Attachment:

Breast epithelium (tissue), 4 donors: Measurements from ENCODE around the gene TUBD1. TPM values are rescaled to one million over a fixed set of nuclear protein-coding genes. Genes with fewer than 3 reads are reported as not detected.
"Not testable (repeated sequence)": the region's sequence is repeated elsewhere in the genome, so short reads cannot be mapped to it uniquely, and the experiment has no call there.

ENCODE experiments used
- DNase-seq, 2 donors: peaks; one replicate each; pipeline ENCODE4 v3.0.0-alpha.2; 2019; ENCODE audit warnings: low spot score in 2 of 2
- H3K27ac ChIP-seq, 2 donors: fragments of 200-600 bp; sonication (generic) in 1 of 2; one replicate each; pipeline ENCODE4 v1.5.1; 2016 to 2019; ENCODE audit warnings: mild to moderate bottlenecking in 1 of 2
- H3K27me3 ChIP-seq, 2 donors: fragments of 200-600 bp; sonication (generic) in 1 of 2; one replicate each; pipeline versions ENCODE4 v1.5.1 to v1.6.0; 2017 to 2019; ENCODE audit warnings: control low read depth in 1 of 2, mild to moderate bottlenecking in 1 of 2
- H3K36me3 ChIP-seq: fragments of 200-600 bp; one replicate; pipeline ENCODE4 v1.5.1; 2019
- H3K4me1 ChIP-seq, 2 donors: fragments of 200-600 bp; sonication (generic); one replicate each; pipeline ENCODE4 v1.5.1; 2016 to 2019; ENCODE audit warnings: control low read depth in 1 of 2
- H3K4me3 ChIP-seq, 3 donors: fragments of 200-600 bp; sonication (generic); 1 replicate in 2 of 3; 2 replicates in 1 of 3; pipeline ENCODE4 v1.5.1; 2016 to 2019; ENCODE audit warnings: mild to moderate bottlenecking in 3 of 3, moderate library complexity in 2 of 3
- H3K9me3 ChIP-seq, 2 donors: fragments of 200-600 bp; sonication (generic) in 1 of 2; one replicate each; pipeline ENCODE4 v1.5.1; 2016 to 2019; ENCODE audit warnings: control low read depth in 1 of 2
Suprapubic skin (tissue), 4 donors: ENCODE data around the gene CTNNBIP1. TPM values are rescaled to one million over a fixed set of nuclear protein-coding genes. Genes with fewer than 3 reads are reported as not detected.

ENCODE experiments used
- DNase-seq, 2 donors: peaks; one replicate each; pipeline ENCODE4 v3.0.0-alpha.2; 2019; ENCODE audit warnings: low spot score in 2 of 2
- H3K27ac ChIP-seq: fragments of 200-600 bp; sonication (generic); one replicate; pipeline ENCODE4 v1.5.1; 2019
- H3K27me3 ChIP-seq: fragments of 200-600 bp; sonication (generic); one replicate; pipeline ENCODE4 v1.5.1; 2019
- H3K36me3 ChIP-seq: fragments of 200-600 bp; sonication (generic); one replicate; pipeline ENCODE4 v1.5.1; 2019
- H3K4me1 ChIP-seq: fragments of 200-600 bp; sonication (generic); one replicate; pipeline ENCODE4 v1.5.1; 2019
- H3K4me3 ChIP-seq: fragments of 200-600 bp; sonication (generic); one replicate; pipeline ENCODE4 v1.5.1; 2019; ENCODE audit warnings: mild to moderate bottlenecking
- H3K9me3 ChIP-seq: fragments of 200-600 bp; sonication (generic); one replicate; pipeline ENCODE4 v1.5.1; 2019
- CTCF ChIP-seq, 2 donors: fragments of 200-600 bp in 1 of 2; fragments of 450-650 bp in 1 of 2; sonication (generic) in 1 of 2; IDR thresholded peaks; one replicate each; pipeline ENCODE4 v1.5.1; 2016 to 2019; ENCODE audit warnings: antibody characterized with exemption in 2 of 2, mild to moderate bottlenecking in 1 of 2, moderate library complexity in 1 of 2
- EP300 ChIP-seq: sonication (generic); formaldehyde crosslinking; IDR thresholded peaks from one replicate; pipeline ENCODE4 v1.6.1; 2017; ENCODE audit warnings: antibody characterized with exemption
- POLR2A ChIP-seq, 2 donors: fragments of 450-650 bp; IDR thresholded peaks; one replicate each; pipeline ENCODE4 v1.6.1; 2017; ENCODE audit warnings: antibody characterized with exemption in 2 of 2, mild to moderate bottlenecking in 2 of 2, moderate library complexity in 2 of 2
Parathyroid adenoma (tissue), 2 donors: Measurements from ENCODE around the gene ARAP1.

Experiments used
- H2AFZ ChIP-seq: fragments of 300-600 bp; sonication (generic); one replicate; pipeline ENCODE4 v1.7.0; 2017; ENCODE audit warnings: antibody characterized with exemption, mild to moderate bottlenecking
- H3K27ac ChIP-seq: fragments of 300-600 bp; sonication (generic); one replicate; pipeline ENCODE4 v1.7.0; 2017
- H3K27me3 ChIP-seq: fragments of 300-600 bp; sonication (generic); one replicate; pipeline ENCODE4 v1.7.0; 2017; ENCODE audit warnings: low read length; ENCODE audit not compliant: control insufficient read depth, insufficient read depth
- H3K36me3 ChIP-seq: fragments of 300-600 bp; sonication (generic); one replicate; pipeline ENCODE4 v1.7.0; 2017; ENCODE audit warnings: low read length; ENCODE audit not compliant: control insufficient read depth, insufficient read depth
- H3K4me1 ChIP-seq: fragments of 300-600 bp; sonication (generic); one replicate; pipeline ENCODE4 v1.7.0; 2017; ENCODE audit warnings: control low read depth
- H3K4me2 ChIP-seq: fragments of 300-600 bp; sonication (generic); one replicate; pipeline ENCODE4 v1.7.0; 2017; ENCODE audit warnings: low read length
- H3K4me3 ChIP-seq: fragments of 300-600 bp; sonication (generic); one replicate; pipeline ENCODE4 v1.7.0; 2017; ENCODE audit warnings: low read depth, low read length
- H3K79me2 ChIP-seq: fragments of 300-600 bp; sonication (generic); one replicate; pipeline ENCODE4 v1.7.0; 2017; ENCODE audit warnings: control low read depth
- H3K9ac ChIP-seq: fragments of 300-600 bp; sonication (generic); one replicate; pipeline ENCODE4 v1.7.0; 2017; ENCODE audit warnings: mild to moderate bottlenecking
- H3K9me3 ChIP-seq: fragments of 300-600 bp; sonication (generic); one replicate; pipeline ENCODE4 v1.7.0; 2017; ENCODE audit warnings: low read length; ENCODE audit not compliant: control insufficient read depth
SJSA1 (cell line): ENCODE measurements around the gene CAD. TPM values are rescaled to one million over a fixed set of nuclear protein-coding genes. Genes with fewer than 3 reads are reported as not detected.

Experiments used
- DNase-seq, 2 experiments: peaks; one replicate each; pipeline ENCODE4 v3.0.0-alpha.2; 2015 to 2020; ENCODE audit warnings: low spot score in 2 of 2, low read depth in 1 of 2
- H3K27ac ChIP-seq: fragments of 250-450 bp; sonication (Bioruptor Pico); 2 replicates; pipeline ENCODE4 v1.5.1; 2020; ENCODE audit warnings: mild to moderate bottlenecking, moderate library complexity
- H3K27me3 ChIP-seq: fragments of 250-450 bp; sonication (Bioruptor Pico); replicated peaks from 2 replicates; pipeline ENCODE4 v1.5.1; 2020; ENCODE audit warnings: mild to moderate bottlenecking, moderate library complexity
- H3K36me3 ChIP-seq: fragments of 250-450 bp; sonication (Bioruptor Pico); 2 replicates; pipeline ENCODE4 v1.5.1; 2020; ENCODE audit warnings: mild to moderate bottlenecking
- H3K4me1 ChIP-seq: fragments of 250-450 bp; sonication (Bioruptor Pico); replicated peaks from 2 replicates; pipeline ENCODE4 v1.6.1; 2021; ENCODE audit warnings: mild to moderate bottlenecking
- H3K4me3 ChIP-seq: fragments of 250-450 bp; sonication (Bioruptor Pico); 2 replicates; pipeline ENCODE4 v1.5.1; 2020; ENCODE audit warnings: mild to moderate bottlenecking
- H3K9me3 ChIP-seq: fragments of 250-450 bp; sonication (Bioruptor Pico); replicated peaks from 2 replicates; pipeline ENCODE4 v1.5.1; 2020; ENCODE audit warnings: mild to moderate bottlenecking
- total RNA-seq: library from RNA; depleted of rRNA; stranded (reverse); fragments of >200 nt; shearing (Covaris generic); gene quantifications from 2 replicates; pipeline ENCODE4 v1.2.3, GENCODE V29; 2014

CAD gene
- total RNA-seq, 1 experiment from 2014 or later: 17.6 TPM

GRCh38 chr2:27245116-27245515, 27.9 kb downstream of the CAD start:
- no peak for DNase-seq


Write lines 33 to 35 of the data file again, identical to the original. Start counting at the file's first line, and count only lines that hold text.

- H3K9ac ChIP-seq: fragments of 300-600 bp; sonication (generic); one replicate; pipeline ENCODE4 v1.7.0; 2017; ENCODE audit warnings: mild to moderate bottlenecking
- H3K9me3 ChIP-seq: fragments of 300-600 bp; sonication (generic); one replicate; pipeline ENCODE4 v1.7.0; 2017; ENCODE audit warnings: low read length; ENCODE audit not compliant: control insufficient read depth
SJSA1 (cell line): ENCODE measurements around the gene CAD. TPM values are rescaled to one million over a fixed set of nuclear protein-coding genes. Genes with fewer than 3 reads are reported as not detected.